Sen. Marsha Blackburn (R., Tenn.) is demanding that the College Board explain its decades-long partnership with a Chinese front group that has allowed Beijing to influence thousands of American students.
Blackburn asked the educational nonprofit to explain the nature of its long-standing partnership with the Confucius Institute, also known as Hanban—a Chinese government-backed group that the federal government says is a propaganda arm of the Chinese Communist Party. The Republican senator said the lucrative relationship could unduly influence the College Board, which administers the SAT as well as college-level "Advanced Placement" courses for high school students.
"It is my concern that the Chinese government is manipulating this [College Board] partnership to characterize China in a wholesome light and stifle conversation that might be detrimental to the reputation of the Chinese Communist Party," Blackburn said in a letter obtained by the Washington Free Beacon. "College Board's relationship with Hanban creates momentous security concerns."
An August report from the National Association of Scholars found that the College Board received nearly $700,000 from the Confucius Institute to develop the Chinese curriculum for its Advanced Placement program, shaping the education of thousands of U.S. high school students who take the course each year. The College Board also helped place hundreds of Chinese teachers—vetted by the Confucius Institute—in schools across the country and cohosts the largest conference for Chinese teachers with the regime-backed group. Blackburn asked College Board CEO David Coleman to explain what role institute officials play in teacher selection and test criteria, as well as whether the relationship could give regime figures "undue influence" over American students.
The College Board did not return a request for comment about its dealings with the Confucius Institute.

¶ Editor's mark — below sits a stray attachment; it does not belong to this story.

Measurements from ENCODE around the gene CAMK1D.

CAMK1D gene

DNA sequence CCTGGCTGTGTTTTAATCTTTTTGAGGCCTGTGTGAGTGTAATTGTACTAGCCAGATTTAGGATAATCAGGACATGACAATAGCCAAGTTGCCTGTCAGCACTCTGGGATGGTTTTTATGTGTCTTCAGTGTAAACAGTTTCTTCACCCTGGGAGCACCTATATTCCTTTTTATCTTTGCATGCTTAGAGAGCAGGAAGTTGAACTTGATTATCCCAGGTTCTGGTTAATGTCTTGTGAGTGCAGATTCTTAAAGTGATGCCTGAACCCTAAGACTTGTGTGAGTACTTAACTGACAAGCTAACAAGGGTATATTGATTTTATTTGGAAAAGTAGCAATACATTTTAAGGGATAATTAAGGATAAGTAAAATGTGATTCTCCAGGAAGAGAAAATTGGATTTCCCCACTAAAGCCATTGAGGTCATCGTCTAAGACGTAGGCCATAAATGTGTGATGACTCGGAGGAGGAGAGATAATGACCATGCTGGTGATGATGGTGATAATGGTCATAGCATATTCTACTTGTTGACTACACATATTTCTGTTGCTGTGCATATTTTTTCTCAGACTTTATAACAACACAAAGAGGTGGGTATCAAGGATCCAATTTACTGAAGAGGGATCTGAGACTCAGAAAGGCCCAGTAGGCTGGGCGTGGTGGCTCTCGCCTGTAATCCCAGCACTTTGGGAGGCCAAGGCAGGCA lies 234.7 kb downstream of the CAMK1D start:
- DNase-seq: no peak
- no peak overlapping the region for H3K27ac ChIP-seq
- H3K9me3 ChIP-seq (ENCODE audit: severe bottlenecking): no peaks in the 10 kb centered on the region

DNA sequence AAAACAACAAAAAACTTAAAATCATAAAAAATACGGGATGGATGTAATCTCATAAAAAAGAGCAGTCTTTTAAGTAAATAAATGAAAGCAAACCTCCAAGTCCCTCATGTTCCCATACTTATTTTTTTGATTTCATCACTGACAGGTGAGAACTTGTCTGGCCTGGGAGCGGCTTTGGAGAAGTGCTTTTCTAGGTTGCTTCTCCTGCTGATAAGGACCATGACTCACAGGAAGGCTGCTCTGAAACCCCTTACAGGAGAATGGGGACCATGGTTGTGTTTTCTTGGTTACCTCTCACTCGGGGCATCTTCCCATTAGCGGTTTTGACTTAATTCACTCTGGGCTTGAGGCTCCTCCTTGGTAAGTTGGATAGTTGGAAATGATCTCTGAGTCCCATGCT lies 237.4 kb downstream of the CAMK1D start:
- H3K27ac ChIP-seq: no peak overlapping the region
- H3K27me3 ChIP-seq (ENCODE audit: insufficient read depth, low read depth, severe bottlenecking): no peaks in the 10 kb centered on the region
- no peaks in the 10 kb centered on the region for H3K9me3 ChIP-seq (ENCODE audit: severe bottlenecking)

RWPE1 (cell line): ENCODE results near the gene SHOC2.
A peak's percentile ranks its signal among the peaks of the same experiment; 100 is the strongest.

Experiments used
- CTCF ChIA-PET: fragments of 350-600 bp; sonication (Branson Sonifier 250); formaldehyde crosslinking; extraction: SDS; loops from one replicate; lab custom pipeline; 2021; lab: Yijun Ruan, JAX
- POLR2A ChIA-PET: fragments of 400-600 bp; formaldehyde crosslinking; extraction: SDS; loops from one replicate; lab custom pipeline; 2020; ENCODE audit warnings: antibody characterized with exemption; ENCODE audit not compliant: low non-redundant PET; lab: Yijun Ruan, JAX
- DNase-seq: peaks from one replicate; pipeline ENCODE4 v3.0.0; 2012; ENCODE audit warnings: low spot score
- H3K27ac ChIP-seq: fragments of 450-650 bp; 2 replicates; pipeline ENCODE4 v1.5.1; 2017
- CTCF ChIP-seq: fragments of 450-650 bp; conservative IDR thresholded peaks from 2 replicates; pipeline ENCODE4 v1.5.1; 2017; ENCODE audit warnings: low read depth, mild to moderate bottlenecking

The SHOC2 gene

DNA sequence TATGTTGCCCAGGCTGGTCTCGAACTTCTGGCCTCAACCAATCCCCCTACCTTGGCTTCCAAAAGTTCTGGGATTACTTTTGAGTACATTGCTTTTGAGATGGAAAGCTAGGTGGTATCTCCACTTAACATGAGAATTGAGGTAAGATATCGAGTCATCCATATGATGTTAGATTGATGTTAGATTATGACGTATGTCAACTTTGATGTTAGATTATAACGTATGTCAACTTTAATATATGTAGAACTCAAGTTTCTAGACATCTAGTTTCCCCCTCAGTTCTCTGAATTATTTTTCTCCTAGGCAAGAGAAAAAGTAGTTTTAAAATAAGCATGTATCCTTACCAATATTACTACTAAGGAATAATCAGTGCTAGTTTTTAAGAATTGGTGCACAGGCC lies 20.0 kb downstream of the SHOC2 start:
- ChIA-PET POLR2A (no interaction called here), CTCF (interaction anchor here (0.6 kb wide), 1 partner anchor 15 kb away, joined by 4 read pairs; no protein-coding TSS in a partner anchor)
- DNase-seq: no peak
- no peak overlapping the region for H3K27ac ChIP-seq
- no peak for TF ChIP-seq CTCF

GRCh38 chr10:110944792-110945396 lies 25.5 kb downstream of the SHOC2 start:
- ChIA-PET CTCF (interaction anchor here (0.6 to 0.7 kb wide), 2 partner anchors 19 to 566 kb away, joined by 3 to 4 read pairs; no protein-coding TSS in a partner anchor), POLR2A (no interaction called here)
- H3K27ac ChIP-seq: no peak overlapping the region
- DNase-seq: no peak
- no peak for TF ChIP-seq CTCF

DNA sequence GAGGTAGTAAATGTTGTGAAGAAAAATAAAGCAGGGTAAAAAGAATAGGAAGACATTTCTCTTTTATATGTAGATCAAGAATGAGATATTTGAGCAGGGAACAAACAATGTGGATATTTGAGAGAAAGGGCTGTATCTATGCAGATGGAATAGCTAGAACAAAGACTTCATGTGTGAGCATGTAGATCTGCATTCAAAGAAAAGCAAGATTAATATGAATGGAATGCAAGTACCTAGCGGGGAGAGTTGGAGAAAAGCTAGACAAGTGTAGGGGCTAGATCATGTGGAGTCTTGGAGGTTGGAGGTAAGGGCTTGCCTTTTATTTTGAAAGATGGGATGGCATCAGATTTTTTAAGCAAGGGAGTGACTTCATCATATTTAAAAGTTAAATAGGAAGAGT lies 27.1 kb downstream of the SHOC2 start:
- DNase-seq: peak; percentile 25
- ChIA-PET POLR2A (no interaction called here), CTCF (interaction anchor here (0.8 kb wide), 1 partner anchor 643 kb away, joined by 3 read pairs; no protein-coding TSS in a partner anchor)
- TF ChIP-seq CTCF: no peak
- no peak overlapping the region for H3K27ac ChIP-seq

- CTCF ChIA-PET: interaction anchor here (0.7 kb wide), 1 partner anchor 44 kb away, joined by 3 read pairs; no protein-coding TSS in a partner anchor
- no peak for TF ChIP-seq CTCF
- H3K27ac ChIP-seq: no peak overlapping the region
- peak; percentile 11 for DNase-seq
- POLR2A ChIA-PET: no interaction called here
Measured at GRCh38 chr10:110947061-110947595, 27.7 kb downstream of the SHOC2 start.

The senator's letter, which was sent Tuesday, is the latest in the bipartisan push to rein in the activities of the Confucius Institute, which had more than 100 branches in U.S. colleges and K-12 schools across the country at its height in 2017. Congress prohibited American universities from diverting Pentagon funding to support Confucius Institute programming in 2018, and the Senate unanimously passed a bill in June that would require all federally funded universities to exercise "full managerial control" of the China-backed programs.
The Confucius Institute has said its operations are only designed to foster Mandarin literacy and appreciation for Chinese culture. Experts and U.S. officials disagree—several bipartisan government reports found that the Confucius Institute often requires its instructors to follow Chinese laws on U.S. soil and prohibits them from discussing issues related to Tibet, Xinjiang, and other topics deemed sensitive by the Chinese government.
While policymakers have focused on the Confucius Institute's ties with the U.S. higher education system, less attention has been paid to its role in the country's K-12 school system. The National Association of Scholars report was one of the first of its kind to spotlight this under-reported aspect of China's involvement in American education. The education watchdog found that the College Board helped the Confucius Institute place more than 1,650 Chinese government-vetted teachers in dozens of public schools across the country, impacting the learning of tens of thousands of students.
Growing government scrutiny of the Confucius Institute—coupled with student and activist protests against the organization—has helped convince dozens of American universities to shutter the Confucius Institute programs on their campuses. More than 50 colleges and universities have ended their partnerships with the program, according to a Free Beacon tally from August.
The Confucius Institute did not respond to a request for comment.